When people hear the word yoga, they often think to themselves, “I am not flexible enough” or maybe that it’s just stretching. What people don’t think about is the real practice of yoga, which is the science of the mind. Yoga is transformational. Here at Fort Hood, the impact can be life changing.

Did you know that yoga helps veterans with depression? Did you know that yoga can impact the physical ability and mental health of our veterans struggling with post-traumatic stress?

A recent study focusing on male veterans who had elevated depression scores showed a significant reduction in the depression systems by practicing yoga twice a week. The study also found an increase in mindfulness and a decrease in experiential avoidance.

A recent article related to this study in Yoga Journal quoted the study information of co-investigator Lindsey B. Hopkins, Ph.D., a research fellow at the San Francisco Veterans Affairs Health Care Center, “From my view, our most meaningful finding was how much these men — almost all of whom were practicing yoga for the first time — enjoyed the practice, believed it had improved their physical and/or mental health, and viewed it as a promising treatment option, suggesting that yoga could be a highly acceptable complementary approach for male veterans.”

She went on to say, “I think this is important given that people in the U.S. often think of yoga as a woman’s activity ... and, more specifically, a privileged young white woman’s activity. This study lends support that this isn’t the case, given the diversity of these male veterans in terms age, race and economic status.”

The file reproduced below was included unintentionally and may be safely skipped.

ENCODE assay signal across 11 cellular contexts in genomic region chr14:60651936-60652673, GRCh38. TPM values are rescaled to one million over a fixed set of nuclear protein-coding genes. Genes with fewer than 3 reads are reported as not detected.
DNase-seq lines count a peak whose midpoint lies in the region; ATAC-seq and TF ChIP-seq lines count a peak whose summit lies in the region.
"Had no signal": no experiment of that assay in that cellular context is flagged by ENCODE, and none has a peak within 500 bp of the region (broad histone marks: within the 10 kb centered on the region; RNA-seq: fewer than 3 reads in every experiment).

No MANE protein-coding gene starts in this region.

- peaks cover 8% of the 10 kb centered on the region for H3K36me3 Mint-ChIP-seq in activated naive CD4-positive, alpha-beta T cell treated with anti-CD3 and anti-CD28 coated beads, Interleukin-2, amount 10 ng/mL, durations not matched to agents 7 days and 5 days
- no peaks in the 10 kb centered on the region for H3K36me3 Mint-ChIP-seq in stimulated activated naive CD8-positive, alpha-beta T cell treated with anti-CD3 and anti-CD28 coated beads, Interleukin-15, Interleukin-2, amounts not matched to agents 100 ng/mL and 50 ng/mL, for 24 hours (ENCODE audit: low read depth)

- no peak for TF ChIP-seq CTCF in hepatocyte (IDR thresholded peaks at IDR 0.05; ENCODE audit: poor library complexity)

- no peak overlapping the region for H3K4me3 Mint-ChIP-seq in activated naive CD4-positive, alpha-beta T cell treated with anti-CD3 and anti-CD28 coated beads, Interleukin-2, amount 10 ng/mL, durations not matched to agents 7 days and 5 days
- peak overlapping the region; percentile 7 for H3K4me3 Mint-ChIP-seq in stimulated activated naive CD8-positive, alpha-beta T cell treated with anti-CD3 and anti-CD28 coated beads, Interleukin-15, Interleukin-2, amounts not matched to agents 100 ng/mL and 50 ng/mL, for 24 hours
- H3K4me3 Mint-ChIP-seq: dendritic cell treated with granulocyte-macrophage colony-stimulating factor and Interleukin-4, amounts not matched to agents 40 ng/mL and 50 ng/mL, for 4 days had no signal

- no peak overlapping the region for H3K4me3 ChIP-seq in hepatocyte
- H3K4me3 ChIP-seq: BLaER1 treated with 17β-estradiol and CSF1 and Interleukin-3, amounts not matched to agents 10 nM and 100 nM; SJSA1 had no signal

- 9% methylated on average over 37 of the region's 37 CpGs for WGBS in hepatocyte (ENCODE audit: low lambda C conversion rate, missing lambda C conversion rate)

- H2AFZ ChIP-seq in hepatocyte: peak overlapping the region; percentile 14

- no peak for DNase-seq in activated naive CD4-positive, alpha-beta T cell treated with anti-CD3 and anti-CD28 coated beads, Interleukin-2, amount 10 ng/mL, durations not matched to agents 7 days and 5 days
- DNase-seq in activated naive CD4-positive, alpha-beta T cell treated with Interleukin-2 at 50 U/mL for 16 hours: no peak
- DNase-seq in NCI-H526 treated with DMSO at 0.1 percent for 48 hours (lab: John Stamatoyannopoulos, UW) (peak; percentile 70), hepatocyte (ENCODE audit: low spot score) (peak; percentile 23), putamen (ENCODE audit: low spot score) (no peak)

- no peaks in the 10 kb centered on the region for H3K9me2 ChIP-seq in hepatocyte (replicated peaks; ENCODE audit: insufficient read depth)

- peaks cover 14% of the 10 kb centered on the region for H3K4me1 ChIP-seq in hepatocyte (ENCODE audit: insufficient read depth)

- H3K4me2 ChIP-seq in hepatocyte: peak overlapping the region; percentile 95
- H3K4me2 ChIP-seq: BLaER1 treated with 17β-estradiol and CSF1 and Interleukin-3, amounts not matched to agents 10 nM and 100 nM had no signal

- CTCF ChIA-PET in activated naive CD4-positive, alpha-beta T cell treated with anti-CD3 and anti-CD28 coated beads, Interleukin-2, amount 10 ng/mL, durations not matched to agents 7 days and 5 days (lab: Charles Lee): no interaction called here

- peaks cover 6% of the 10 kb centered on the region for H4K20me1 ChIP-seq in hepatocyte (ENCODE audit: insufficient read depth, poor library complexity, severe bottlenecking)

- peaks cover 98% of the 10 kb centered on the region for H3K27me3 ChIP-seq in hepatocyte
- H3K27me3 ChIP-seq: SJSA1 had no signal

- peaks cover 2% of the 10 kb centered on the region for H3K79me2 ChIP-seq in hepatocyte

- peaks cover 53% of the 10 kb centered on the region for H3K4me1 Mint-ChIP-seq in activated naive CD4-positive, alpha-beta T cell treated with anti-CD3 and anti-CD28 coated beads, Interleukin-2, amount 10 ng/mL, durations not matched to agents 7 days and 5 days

So now you know about the positive impact yoga can have on our servicemembers, veterans and their families, I want to share a little about an organization called Warriors at Ease. They are truly driving the train to increase awareness on the power of yoga and meditation for our service members, veterans, and their families.

Warriors at Ease was founded in 2009 to bring the power of yoga and meditation to military communities around the world. The founders included a retired Army physician, and they developed programs based on their extensive yoga and meditation teachings across military settings to include the VA system and Walter Reed Medical Center.

The Warriors at Ease teachers are trained in trauma-sensitive practices. As of this year, there is a growing network of more than 750 teachers who serve the active-duty military and veteran communities across the world.

The Warriors at Ease mission is to “increase awareness about the power of yoga and meditation and educate a network of professionals qualified to share evidenced-based practices through programs that support the health and healing of service members, veterans and their families.”

Their vision is to integrate yoga and meditation into military and civilian settings to support the health, resiliency, post-traumatic growth and connection of service members, veterans and their families.

Warriors at Ease classes are available in the Killeen area. Check with local yoga studios for details.

To learn more about Warriors at Ease, visit www.warriorsatease.com.

Reena O’Brien is an Army spouse and a Herald correspondent. She lives on Fort Hood.

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